Super Rugby franchises and Wallabies management will apply flexibility – and zipped lips – to the resting of star players after studying up on the lessons of the All Blacks in their last failed World Cup campaign in 2007.

The Super Rugby season was launched in Sydney on Tuesday and the standard post-summer optimism of the four Aussie franchises was firmly on show.

But, for the first time in Australian rugby, there was also a new element in the mix ahead of the Super Rugby season.

With the 2019 World Cup on the horizon, an agreement has been struck between the clubs and national coach Michael Cheika to rest top Australian players in various games in the year.

Bernard Foley called for clarity about the resting plans this week, saying he hoped “we’re not playing it by ear”.

Super Rugby kicks off next week but the exact details of the national plan remain somewhat vague. That too, it seems, is part of the plan.

Australia’s Super Rugby coaches told on Tuesday that they’d had discussions and submitted “rough plans” with Cheika about who may rest for what games, but there would not be any set-in-stone RDO schedule.

“We have had ongoing conversations over the last couple of days, we’ve had a number of email dialogue with Michael – obviously he’s overseas at the moment – and it’s just working out when we pencil games in for players to have off,” Brumbies coach Dan McKellar said.

“And understanding that circumstances can change and injuries and that sort of thing.”

Reds coach Brad Thorn was similarly non-specific about how he’d rest players.

“We’ve had our chats around that sort of stuff, I’m not going to talk about that with you, but roughly looked around when those guys have those opportunities,” he said.

“Think about it, there’s two byes and there’s a couple of rests in there as well, 16 games, wouldn’t say it’s a huge amount of games but I’m sure they’ll be in a good space later in the year. Everyone’s agreed to work together on that stuff and we’ll just be rolling that out.”

Daryl Gibson and Dave Wessels said they’d also formed up plans with Cheika.

But far from being disorganised, it appear the opaque resting schedule is part of the overall plan.

Wessels revealed Cheika and the Aussie coaches had taken on board the findings of the independent review into New Zealand’s 2007 Rugby World Cup, where the Kiwis were beaten in the quarter-finals by France.

The NZRU had used a conditioning program in early 2007, which saw 24 All Blacks stood down for the first seven weeks of Super Rugby.

The review found the program was not well executed. It was deemed to be too “one-size-fits-all” and that some players resumed playing Super Rugby with a “dent in confidence”.

The plan was a contributing factor to Kiwis players “lacking in quality game time” by the time of the quarter-final, which they infamously lost to France.

“One of the things I spoke to Cheik about and he has done a good job of engaging all the stakeholders and talking about it. One of the things when the All Blacks lost in Marseille in 2007,” Wessels said.

“They had a big report in the aftermath of that and trying to figure out what went wrong, one of the big things to come out of that if you re-read it was the public nature of the resting program for players.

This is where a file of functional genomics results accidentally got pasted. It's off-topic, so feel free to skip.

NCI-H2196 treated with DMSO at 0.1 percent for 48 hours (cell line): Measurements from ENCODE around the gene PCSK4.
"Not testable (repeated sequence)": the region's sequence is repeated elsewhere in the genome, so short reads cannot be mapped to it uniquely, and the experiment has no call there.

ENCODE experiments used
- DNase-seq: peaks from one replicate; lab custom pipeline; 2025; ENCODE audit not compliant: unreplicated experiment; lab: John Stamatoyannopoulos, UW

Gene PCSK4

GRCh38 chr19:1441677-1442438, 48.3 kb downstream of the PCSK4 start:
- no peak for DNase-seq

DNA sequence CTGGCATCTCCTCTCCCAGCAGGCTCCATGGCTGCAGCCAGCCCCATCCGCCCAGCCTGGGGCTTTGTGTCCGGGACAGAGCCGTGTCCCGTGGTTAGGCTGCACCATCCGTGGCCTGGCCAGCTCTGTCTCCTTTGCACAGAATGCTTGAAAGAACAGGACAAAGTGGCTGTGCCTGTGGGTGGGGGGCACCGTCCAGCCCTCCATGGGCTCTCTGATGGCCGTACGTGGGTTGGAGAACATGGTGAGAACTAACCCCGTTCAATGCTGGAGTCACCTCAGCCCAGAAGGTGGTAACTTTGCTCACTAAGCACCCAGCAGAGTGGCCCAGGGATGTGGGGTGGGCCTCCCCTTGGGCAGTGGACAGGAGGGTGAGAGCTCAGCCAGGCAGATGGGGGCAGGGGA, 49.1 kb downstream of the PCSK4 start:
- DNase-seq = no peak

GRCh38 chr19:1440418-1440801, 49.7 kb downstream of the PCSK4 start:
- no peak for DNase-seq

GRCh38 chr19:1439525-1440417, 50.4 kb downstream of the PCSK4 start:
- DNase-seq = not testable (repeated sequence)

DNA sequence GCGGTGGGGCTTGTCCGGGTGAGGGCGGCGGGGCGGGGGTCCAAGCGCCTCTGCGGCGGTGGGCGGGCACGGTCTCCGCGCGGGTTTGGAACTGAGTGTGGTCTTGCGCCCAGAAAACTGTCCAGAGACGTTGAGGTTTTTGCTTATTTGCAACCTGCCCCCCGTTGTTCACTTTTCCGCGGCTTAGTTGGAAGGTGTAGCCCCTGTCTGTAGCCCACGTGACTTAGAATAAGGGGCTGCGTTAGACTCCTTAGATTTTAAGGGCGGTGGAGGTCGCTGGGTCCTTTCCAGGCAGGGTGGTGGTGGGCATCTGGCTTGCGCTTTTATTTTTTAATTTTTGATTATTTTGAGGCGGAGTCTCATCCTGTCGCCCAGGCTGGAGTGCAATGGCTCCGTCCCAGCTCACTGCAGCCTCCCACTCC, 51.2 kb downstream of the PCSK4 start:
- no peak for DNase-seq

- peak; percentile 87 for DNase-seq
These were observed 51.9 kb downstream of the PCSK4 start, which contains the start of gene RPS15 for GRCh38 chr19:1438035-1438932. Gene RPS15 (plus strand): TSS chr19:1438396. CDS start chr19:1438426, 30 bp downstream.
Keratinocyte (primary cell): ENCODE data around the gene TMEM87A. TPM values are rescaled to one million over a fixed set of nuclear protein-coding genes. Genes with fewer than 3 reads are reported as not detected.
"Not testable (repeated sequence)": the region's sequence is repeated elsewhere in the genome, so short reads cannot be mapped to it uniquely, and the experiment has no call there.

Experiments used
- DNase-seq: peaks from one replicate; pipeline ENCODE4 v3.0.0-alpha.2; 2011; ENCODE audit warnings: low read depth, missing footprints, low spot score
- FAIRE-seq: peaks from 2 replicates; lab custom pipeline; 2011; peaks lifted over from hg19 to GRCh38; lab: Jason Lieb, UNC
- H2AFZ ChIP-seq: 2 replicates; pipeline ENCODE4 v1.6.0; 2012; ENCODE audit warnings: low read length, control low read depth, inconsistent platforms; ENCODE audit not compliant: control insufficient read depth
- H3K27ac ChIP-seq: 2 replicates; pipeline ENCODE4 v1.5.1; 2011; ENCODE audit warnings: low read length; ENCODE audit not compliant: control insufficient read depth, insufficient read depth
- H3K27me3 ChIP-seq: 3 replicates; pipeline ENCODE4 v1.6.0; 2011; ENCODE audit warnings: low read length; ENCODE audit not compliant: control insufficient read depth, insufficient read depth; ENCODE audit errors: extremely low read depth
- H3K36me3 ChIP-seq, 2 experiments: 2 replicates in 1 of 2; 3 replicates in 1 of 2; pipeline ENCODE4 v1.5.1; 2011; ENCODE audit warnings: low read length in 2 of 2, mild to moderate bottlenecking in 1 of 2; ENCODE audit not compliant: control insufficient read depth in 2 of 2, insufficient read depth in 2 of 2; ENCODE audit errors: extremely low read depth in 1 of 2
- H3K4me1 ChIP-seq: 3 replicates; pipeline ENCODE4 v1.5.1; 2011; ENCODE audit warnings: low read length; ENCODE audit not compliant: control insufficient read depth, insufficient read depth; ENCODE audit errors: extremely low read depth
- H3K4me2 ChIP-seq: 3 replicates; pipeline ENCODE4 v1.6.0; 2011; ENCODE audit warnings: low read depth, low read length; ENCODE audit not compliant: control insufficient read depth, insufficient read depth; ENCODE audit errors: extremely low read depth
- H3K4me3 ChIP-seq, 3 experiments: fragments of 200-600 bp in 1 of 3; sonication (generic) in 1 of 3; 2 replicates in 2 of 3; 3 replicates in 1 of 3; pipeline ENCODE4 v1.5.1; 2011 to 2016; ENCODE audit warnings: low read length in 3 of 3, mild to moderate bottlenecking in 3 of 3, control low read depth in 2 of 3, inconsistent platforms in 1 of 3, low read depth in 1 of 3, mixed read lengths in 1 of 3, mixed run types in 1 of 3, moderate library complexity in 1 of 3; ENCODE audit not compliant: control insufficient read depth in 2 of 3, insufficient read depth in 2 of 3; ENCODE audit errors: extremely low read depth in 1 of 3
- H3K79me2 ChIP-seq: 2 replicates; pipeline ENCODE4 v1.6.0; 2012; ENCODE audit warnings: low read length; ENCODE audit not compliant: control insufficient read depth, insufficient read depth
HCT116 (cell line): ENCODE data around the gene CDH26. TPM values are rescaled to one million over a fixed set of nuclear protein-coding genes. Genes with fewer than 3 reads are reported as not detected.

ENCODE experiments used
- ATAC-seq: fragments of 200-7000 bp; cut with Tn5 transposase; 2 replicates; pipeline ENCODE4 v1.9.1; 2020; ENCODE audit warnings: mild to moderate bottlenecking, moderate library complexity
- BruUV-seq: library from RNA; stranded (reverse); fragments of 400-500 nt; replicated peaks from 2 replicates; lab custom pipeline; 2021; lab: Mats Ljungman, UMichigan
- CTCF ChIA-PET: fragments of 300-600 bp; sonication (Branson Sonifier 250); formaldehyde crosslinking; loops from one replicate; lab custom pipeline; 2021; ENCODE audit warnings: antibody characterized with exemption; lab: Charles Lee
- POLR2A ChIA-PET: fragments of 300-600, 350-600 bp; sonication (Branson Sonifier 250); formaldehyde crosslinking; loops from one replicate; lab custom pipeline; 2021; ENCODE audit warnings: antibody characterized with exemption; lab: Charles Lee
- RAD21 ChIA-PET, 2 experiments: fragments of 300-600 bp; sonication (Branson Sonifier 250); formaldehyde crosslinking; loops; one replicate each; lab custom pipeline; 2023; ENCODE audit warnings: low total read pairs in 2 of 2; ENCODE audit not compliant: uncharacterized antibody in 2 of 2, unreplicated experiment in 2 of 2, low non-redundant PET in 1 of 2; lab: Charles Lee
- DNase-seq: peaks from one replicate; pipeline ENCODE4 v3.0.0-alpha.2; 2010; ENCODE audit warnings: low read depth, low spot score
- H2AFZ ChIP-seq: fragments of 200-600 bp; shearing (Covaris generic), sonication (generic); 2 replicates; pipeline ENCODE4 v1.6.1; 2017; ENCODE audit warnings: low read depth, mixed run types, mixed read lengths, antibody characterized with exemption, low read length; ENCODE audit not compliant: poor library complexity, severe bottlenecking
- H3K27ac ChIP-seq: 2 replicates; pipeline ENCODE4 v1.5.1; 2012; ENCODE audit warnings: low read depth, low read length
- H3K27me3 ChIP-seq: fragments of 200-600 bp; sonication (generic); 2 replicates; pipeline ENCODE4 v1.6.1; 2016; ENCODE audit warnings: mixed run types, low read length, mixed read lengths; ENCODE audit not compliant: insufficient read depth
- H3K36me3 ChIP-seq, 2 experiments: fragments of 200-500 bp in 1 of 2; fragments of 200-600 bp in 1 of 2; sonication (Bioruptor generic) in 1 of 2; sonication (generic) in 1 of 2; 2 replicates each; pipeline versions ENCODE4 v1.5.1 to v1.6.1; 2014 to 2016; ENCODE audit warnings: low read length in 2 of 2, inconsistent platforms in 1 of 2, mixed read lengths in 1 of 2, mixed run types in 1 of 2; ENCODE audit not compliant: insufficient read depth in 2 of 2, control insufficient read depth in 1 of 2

“They felt that players then subconsciously put the brakes on and didn’t compete for every moment, and as a result of that didn’t go into the World Cup humming. Cheik has recognised that.”

The Kiwis have won every World Cup since and much like New Zealand clubs do now, Australian clubs will schedule the rest periods in when it best suits their season and only publicly it at the time.

Some coaches will plan those breaks from way out with players but others, like Wessels, won’t tell them ahead of time.

“We obviously have a bit of a plan in place but if a player is not required to play, we won’t be telling him ahead of time he has that week off because we might require him to play given some injuries or something else that happened in the squad,” Wessels said.

McKellar said he would not be as concerned to keep the players in the loop.

“We’ll have conversations with the players when things are a little bit more concrete around the possible stand down periods,” he said.

“They’re senior players so I wouldn’t be concerned too much about their motivation.”

Having sat out a lot of last year injured, Reds and Wallabies centre Samu Kerevi said he didn’t want to rest too much but would abide by instructions.

“I will just roll with the punches,” Kerevi said.

“Personally, I don’t want to miss too many games, I feel like that’s where you get a lot of experiences especially those type of games against any overseas opposition, or touring.

“But I understand from a performance point of view, trying to rest us for the World Cup but hopefully that all works out and I don’t miss too many important games but this year every game’s important.”

But Wessels and Gibson said there was no way leading Wallabies could play every game this year, and be at their best in the World Cup.

“Last year KB (Kurtley Beale) played 31 games – 18 Super Rugby games for us,” Gibson said.

“We know to get the best out of him, we can’t do that.”


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